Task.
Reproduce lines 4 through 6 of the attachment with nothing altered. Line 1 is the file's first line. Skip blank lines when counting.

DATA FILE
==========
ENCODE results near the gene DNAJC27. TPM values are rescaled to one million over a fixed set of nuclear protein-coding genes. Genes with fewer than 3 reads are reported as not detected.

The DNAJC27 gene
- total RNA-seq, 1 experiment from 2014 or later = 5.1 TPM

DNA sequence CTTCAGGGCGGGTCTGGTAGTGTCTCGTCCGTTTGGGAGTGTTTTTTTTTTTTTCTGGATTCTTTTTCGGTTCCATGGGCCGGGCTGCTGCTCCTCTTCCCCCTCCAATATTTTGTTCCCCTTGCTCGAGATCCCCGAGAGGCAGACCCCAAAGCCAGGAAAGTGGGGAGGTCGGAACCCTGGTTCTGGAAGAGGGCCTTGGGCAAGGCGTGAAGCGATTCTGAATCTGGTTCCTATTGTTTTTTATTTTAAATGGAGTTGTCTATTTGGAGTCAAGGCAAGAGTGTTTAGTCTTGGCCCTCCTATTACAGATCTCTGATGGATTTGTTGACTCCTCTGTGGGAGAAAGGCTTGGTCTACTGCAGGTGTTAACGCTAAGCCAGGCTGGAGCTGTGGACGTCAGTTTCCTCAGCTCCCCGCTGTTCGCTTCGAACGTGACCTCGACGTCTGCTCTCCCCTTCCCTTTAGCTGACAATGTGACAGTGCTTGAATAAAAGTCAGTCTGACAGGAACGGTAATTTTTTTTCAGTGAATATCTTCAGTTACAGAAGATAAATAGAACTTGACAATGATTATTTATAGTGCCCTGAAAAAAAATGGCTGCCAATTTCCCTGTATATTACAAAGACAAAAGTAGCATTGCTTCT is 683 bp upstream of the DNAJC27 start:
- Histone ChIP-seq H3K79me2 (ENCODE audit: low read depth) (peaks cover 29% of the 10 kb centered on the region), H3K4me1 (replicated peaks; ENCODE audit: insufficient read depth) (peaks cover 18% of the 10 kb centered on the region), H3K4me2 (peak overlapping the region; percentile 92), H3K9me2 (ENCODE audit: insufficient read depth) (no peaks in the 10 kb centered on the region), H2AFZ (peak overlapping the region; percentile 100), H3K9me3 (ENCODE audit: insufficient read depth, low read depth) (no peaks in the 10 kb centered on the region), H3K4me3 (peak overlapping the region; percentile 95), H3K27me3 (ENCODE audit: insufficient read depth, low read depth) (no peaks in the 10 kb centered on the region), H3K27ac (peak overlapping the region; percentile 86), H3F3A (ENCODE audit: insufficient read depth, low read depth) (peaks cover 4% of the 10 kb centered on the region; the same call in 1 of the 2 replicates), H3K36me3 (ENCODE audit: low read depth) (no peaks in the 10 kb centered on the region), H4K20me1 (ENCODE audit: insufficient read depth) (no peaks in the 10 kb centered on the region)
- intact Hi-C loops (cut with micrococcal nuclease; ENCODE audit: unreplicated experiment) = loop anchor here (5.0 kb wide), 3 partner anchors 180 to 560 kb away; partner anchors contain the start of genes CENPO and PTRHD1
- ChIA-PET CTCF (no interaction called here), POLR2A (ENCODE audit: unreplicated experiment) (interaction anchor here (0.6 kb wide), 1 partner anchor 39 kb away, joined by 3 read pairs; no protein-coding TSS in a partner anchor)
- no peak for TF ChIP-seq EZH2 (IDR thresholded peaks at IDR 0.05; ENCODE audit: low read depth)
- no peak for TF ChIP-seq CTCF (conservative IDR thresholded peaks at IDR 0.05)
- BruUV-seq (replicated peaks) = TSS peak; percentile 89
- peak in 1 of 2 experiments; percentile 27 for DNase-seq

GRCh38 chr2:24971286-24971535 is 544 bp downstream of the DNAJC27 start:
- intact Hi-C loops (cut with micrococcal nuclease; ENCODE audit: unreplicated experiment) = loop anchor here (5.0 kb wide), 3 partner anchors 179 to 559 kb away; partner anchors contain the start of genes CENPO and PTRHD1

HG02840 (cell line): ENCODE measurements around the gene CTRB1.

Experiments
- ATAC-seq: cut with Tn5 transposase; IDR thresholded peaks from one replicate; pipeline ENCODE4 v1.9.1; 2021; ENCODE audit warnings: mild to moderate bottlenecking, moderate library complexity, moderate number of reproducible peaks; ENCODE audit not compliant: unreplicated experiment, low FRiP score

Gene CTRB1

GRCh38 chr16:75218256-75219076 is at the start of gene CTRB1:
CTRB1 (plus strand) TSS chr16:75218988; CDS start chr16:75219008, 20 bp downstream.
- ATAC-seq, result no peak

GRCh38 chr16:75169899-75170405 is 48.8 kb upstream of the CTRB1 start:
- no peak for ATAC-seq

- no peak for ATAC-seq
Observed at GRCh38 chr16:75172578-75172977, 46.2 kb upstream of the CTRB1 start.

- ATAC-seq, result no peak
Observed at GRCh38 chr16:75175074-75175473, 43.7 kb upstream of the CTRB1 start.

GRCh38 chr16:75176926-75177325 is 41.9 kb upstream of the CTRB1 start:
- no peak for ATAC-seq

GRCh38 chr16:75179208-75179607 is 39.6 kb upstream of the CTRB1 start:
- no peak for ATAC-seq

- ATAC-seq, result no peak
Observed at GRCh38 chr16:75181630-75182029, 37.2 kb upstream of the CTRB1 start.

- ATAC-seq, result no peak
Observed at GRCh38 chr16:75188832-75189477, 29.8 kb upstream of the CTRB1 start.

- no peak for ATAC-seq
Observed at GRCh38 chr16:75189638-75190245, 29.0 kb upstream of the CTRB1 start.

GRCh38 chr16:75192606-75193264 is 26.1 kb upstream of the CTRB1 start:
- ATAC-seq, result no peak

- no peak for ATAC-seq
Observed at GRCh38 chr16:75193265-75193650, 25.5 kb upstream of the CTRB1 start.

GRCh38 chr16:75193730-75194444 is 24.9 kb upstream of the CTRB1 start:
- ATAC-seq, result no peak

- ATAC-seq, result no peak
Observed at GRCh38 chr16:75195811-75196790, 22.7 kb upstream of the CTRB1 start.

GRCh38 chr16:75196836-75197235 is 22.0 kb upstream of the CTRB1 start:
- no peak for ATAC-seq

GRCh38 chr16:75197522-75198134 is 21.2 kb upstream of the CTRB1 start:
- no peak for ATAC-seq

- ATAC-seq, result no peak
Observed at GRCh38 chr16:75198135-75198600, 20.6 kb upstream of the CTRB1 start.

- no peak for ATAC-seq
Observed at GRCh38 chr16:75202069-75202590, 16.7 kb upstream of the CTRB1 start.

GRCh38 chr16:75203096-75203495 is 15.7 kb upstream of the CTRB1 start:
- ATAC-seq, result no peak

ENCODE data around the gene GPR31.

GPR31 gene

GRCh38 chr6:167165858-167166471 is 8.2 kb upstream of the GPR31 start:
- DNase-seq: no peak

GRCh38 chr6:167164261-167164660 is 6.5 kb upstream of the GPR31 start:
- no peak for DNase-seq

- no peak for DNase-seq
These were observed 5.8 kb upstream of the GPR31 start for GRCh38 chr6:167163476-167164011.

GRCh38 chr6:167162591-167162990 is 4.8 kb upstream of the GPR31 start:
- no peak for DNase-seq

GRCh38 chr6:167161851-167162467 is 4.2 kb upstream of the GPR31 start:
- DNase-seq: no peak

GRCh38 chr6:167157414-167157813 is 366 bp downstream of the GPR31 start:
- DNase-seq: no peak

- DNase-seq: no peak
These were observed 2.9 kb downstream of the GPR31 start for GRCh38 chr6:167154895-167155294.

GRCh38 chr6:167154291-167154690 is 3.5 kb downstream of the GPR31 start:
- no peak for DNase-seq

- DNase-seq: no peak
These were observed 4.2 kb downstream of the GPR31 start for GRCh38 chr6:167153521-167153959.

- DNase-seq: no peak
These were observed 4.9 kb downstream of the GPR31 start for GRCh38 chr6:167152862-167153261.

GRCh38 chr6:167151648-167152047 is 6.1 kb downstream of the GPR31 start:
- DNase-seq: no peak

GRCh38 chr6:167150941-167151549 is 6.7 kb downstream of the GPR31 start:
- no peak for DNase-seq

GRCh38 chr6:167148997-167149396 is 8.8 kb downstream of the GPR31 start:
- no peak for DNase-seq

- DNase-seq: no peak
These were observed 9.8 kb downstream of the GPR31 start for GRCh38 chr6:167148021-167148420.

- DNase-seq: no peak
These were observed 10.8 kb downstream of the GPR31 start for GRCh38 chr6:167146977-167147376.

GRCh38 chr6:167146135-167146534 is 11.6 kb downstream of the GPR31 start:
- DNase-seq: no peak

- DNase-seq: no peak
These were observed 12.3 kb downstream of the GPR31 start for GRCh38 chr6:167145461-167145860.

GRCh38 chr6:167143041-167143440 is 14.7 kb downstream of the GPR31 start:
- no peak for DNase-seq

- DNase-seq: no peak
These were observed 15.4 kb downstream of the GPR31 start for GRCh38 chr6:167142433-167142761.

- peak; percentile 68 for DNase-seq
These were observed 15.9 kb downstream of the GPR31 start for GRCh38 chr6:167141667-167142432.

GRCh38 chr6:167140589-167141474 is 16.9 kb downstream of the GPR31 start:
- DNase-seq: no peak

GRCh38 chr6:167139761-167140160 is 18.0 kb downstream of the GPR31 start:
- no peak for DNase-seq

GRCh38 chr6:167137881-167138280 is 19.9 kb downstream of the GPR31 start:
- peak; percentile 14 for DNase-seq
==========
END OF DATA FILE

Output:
DNA sequence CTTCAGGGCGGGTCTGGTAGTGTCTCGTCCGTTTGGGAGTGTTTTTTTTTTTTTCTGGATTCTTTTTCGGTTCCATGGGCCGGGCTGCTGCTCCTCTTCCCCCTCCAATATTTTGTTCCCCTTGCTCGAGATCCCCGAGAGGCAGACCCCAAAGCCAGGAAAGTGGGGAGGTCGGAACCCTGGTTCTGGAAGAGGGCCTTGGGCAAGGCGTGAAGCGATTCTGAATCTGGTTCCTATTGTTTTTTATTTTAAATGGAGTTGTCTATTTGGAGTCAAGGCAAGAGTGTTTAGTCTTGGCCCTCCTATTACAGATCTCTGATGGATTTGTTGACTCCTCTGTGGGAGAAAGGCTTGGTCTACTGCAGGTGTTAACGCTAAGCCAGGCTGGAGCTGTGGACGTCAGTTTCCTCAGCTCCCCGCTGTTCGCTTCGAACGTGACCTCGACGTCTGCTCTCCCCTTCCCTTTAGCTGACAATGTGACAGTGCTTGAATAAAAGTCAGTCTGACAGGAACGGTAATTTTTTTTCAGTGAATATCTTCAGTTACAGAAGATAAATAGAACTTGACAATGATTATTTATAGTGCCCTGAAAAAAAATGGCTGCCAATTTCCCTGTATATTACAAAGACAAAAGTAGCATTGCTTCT is 683 bp upstream of the DNAJC27 start:
- Histone ChIP-seq H3K79me2 (ENCODE audit: low read depth) (peaks cover 29% of the 10 kb centered on the region), H3K4me1 (replicated peaks; ENCODE audit: insufficient read depth) (peaks cover 18% of the 10 kb centered on the region), H3K4me2 (peak overlapping the region; percentile 92), H3K9me2 (ENCODE audit: insufficient read depth) (no peaks in the 10 kb centered on the region), H2AFZ (peak overlapping the region; percentile 100), H3K9me3 (ENCODE audit: insufficient read depth, low read depth) (no peaks in the 10 kb centered on the region), H3K4me3 (peak overlapping the region; percentile 95), H3K27me3 (ENCODE audit: insufficient read depth, low read depth) (no peaks in the 10 kb centered on the region), H3K27ac (peak overlapping the region; percentile 86), H3F3A (ENCODE audit: insufficient read depth, low read depth) (peaks cover 4% of the 10 kb centered on the region; the same call in 1 of the 2 replicates), H3K36me3 (ENCODE audit: low read depth) (no peaks in the 10 kb centered on the region), H4K20me1 (ENCODE audit: insufficient read depth) (no peaks in the 10 kb centered on the region)
- intact Hi-C loops (cut with micrococcal nuclease; ENCODE audit: unreplicated experiment) = loop anchor here (5.0 kb wide), 3 partner anchors 180 to 560 kb away; partner anchors contain the start of genes CENPO and PTRHD1